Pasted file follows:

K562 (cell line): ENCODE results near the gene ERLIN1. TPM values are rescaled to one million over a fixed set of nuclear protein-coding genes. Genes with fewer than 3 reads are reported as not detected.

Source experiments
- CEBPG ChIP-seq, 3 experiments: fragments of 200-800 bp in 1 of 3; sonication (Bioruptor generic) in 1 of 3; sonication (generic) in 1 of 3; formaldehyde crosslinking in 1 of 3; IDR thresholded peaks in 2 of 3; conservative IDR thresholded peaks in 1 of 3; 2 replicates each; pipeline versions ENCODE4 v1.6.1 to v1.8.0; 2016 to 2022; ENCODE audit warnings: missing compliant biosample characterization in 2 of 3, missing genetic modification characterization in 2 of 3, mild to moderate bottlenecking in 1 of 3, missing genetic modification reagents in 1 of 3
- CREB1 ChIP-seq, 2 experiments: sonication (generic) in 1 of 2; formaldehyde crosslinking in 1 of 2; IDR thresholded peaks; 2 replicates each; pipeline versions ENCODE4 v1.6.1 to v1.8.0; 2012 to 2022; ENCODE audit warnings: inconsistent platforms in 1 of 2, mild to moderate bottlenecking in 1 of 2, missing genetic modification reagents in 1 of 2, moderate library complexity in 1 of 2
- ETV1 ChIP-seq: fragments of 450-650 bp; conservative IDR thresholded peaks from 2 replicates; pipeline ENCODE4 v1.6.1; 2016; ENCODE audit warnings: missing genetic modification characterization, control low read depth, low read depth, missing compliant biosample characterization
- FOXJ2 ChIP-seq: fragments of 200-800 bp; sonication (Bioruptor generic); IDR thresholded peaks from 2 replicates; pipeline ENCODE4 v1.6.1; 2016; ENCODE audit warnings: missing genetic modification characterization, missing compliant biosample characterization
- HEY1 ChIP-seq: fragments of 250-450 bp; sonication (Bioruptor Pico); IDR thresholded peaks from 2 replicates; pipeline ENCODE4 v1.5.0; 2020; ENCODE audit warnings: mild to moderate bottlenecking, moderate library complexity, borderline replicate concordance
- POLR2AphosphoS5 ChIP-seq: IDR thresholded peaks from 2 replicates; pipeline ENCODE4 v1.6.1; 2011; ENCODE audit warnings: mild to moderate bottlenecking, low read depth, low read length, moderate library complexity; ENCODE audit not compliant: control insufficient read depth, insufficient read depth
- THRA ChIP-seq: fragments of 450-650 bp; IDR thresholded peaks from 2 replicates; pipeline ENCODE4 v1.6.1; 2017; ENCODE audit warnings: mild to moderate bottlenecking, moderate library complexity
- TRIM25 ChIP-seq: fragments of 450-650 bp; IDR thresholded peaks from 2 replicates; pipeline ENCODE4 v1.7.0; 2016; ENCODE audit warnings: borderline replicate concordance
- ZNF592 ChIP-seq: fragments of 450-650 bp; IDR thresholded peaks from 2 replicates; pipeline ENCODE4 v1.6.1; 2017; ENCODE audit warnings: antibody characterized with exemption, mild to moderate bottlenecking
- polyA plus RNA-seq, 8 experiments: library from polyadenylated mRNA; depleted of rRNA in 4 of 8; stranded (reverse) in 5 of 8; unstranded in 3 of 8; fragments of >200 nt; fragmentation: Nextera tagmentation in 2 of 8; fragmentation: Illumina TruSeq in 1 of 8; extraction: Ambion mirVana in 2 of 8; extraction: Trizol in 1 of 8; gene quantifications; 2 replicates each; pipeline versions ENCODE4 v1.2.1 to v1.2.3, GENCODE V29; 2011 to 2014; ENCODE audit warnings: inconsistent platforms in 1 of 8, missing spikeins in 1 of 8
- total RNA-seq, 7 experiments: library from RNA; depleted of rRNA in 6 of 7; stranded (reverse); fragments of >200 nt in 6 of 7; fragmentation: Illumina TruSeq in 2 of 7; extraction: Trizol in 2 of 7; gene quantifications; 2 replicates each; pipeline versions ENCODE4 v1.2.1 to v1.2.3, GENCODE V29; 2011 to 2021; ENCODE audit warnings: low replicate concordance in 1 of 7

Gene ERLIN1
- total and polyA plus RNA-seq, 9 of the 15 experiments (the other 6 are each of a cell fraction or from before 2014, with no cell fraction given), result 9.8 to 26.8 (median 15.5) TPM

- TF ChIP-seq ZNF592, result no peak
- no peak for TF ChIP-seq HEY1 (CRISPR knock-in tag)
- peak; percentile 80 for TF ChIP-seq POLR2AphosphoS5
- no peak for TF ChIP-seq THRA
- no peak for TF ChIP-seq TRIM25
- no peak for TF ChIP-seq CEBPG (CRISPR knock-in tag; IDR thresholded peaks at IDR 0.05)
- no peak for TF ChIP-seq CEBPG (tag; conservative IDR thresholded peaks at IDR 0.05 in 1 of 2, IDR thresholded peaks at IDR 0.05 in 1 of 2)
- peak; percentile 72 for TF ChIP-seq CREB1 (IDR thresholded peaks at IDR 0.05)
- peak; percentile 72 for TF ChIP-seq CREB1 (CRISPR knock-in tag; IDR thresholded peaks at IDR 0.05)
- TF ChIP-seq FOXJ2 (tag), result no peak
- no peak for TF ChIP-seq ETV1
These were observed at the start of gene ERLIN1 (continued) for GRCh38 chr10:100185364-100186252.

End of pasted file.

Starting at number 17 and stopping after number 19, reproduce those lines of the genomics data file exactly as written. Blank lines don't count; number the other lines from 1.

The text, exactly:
- no peak for TF ChIP-seq HEY1 (CRISPR knock-in tag)
- peak; percentile 80 for TF ChIP-seq POLR2AphosphoS5
- no peak for TF ChIP-seq THRA